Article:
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Picture it: Students get a look at future careers, STEM

Good grip

JON C. LAKEY / SALISBURY POST Joshua Allen checks his grip strength at the Novant Rehab facility.Over 30 Rowan Salisbury middle school students took advantage of summer camp by Horizons Unlimited that explored computer coding, 3D printing, and other technologies. The Novant STEM Scholars explored how technologies would be used in a technical based career. on 8/14/18 at in Salisbury, NC,.

SALISBURY — Debbie Hartley talks about her job as she hands out lead aprons to a group of middle school girls.

“In the hospital, you get to see the trauma, the blood, the gore,” she tells them.

But here, at Novant Health Imaging Center, patients are up and walking. They talk to the outpatient staff and Hartley and others to form relationships with them. It’s something Hartley loves about her job.

Hartley is a radiologist, and Tuesday she and other outpatient medical staffers gave sixth- through eighth-graders an up-close and personal look at their careers. The students are Novant STEM Scholars — a camp funded by Novant and hosted through Horizons Unlimited.

“It allows us to take completely different experiences than what we would normally do,” said Neil Pifer, planetarium director at Horizons.

Thanks to Novant, the camp is free — aside from a $10 T-shirt fee. Campers to travel all over Rowan County to see how STEM is used in their own backyards.

“(Novant) wanted them to see that there were opportunities in their own community,” said Kyle Whisenant, instructional technology teacher at Horizons.

In addition to radiology, students visited Novant’s physical and occupational therapy outpatient center, Patterson Farms, Stewart Haas Racing, the Rowan County Transportation Department and Rowan-Cabarrus Community College.

At each stop, campers learned how STEM can be used in that field and heard career veterans talk about their love for their jobs.

“It shows them that you don’t have to go to big cities to have a meaningful career,” Whisenant said.

In fact, some of those careers — such as radiology technician or physical therapy assistant — don’t require a four-year degree. Training is available right at home through RCCC’s associate programs.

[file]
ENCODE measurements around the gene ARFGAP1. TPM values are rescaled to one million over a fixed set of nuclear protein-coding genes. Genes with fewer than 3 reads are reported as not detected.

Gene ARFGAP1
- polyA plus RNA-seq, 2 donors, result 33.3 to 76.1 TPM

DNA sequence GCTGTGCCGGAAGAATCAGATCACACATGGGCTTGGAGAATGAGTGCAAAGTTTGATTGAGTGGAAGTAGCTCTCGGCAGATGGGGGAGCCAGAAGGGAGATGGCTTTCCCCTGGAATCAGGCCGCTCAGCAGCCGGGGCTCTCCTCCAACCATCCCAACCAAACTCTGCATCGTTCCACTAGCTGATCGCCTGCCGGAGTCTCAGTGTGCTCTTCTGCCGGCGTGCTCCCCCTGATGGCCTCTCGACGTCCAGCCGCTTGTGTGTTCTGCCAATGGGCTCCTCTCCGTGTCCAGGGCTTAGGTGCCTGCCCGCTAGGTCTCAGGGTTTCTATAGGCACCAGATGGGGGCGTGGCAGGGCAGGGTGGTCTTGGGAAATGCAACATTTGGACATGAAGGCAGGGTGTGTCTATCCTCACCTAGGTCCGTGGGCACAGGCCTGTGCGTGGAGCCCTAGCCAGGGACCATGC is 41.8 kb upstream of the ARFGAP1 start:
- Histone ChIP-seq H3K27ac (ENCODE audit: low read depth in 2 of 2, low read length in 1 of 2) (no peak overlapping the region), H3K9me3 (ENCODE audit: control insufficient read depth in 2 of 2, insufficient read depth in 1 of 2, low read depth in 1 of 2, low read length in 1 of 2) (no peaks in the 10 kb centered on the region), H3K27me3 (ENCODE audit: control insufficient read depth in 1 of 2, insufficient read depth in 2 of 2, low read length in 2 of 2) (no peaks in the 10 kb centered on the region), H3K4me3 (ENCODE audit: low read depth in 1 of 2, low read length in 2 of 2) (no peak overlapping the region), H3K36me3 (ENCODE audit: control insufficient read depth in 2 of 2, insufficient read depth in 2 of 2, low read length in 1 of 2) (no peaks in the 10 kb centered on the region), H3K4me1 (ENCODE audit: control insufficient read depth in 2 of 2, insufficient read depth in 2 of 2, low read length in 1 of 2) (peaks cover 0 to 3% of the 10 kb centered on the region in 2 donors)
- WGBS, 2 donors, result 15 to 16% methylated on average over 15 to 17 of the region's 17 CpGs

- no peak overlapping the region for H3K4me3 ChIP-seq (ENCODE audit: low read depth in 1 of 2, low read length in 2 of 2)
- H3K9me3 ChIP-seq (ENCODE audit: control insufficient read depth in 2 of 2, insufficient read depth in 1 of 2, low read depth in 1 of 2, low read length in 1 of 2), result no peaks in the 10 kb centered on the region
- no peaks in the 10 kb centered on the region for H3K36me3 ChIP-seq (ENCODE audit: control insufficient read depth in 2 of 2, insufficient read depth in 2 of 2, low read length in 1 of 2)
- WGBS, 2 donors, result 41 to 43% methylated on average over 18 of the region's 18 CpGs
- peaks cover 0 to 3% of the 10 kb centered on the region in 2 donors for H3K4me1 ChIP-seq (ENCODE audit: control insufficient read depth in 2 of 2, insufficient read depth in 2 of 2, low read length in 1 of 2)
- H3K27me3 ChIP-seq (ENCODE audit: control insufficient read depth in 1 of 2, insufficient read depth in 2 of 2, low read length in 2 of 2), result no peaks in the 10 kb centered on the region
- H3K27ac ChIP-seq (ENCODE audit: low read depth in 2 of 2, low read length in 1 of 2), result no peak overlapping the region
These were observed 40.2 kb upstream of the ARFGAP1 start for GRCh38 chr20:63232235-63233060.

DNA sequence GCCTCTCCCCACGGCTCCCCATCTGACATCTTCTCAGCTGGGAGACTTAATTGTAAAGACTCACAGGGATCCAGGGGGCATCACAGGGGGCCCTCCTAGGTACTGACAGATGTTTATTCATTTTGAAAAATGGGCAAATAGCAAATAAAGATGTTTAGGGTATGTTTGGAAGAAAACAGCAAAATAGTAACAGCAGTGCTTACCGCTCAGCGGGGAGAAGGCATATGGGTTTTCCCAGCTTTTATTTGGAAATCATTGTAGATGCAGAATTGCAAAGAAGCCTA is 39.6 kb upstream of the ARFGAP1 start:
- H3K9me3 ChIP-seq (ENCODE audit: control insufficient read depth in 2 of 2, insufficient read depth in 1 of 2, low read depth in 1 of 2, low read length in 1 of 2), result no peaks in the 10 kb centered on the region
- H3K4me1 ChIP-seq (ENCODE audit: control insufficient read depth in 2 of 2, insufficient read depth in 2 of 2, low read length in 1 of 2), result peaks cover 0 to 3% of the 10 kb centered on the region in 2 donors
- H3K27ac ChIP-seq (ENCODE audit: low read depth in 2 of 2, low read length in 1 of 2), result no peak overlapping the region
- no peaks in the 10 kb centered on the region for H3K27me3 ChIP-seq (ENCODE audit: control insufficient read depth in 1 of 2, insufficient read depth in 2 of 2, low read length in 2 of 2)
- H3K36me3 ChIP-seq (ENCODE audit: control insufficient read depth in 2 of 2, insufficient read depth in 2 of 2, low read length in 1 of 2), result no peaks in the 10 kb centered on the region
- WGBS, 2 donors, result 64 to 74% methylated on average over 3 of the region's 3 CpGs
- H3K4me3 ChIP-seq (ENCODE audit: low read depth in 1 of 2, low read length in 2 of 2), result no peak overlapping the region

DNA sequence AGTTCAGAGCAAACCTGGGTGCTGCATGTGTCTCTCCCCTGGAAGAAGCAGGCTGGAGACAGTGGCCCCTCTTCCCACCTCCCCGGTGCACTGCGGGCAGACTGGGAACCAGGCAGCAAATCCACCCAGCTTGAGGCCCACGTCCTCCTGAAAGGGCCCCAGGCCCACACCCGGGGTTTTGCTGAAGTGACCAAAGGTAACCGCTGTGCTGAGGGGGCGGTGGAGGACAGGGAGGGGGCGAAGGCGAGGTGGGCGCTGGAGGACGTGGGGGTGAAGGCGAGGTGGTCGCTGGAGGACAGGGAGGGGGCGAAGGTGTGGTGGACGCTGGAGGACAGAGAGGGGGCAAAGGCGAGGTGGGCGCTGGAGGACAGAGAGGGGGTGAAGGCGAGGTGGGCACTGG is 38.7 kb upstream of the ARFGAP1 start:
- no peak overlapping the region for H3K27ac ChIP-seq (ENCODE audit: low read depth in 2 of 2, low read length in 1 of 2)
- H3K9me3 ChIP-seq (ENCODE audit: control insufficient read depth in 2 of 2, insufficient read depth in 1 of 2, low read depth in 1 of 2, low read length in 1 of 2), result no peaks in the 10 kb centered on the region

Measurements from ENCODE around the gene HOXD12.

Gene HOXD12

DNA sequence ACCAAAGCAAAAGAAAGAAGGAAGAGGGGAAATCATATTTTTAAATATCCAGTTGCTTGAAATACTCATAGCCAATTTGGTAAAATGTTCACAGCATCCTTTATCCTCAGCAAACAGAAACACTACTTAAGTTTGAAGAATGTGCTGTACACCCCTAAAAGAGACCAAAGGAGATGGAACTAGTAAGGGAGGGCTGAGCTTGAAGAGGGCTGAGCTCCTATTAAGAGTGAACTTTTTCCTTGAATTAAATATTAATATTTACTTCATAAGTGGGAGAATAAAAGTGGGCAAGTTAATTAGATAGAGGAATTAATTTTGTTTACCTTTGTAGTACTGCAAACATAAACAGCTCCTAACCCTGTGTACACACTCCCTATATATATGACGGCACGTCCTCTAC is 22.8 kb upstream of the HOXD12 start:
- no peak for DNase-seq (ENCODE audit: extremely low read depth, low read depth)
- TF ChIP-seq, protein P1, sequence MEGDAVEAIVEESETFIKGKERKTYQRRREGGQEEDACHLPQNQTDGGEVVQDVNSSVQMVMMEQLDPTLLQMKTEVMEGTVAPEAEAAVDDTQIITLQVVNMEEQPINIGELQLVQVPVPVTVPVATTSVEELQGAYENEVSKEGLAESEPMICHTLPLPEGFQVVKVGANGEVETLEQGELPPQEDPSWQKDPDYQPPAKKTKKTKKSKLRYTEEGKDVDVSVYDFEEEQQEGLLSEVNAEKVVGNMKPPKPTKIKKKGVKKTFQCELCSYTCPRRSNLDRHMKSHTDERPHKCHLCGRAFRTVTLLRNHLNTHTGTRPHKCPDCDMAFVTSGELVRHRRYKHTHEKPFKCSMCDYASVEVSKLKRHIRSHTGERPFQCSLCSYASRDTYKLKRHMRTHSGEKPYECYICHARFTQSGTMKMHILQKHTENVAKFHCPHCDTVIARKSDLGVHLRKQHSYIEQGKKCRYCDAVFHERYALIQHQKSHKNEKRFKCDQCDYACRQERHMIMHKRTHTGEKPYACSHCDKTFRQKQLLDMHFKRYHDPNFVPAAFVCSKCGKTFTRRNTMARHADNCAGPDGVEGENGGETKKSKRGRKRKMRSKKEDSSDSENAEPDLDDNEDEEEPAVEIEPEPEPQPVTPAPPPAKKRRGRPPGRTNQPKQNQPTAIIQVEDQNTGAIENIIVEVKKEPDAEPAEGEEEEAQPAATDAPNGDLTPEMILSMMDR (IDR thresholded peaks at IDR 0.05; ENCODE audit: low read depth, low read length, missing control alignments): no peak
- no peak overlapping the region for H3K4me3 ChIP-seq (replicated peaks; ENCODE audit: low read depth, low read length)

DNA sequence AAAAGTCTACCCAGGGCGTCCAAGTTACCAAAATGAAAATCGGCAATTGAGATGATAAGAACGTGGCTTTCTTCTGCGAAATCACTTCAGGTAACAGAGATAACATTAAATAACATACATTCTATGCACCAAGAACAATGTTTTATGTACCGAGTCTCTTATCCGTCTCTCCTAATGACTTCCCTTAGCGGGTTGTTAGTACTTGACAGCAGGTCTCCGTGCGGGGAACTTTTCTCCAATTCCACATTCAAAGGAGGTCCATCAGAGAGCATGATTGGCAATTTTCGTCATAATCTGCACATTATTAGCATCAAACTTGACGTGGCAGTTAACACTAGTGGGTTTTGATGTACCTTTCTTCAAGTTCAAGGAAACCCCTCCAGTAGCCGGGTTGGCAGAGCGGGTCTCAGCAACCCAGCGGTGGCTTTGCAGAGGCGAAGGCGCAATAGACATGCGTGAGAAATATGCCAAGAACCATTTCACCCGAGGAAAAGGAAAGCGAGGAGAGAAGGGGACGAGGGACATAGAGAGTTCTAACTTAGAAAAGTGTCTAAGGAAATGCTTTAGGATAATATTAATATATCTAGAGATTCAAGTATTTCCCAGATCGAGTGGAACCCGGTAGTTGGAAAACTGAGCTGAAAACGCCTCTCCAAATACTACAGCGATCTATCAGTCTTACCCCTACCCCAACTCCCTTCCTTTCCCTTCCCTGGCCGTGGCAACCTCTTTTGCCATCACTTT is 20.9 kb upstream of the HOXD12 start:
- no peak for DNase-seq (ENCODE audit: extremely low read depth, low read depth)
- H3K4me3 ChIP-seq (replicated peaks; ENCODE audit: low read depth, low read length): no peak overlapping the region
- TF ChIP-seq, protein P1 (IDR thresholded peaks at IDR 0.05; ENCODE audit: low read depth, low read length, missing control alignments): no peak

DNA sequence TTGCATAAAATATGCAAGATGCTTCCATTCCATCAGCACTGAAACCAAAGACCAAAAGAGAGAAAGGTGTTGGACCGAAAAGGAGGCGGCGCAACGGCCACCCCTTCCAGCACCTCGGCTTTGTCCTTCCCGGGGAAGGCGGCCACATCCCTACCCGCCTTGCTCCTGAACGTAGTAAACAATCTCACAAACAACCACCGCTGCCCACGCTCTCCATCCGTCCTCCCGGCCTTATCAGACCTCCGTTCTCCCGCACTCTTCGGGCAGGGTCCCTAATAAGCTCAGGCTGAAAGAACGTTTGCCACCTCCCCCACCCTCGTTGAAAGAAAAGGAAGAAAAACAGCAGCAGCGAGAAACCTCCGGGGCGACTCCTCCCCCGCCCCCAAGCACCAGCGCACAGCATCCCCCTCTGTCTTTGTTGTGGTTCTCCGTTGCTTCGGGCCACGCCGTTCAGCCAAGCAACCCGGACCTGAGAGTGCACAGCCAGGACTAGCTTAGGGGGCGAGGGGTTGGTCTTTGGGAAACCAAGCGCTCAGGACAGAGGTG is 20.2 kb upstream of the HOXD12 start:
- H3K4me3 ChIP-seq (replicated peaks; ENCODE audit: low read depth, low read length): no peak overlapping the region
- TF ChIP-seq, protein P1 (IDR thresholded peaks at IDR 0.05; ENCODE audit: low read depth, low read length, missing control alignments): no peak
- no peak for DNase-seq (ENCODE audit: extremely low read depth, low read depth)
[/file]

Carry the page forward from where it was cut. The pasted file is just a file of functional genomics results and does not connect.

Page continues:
This is the second consecutive year Horizons has hosted the camp, and this year’s 36 students were eager to learn.

“It’s fun. You get to learn about many things I haven’t thought of before,” student Emma Rose Dishman said.

Dishman, a home-school student, said she joined the camp with a friend. While she thought the camp would be interesting, she’s been surprised at all she’s learned and at all there is to do.

“It’s going to be a crazy, hectic learning experience, but it’s going to be fun,” she said.

Robert Coleman, a rising sixth-grader at Knox Middle School, has become interested in STEM over the past year or so.

“(I thought) this would be perfect to try and see if I want to build my interests more,” he said.

Coleman said he enjoys STEM because he gets to tinker with things and because “you rarely get the same thing twice.”

Campers have also spent the week working with kindergarten through second-grade students attending a Horizon’s coding camp. Coleman said he has really enjoyed mentoring the students and learning from them.

“It’s been helping me to enjoy engineering and STEM more,” he said.

Novant Health Medical Center sponsored a STEM Scholars camp in previous years, but the program ended after a short time. Horizons partnered with Novant to revive the camp in 2017.

“Novant Health Rowan Medical Center is delighted to once again partner with Horizons Unlimited to offer this valuable experience to students that helps build the health care workforce of the future,” hospital President Dari Caldwell said in an email.

Contact reporter Rebecca Rider at 704-797-4264. 

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